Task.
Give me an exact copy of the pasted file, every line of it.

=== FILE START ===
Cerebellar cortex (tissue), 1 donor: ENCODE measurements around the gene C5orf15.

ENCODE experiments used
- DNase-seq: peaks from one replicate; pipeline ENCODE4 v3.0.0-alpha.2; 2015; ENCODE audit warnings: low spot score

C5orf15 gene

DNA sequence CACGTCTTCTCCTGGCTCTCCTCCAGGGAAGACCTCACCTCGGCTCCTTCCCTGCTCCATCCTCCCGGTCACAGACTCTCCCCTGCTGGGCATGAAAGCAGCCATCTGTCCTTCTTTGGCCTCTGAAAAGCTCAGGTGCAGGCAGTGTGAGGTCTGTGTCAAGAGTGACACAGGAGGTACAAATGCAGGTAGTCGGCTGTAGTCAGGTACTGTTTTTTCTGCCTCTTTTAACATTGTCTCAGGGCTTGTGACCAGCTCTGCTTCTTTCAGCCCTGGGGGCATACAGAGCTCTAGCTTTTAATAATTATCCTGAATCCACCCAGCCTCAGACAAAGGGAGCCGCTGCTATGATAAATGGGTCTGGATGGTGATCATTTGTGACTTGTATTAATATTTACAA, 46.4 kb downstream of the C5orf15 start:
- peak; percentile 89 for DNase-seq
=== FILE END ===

Cerebellar cortex (tissue), 1 donor: ENCODE measurements around the gene C5orf15.

ENCODE experiments used
- DNase-seq: peaks from one replicate; pipeline ENCODE4 v3.0.0-alpha.2; 2015; ENCODE audit warnings: low spot score

C5orf15 gene

DNA sequence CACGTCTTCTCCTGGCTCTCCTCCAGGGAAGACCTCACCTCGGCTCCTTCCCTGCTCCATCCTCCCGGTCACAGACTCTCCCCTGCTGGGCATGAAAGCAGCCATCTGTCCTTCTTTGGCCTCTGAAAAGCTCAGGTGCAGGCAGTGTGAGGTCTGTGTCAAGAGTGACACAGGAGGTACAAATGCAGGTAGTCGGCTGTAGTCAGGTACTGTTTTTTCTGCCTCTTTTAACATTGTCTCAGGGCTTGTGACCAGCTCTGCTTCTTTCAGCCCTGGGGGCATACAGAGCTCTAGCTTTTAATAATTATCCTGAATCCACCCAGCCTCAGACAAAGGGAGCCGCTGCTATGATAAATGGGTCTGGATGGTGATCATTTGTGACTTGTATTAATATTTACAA, 46.4 kb downstream of the C5orf15 start:
- peak; percentile 89 for DNase-seq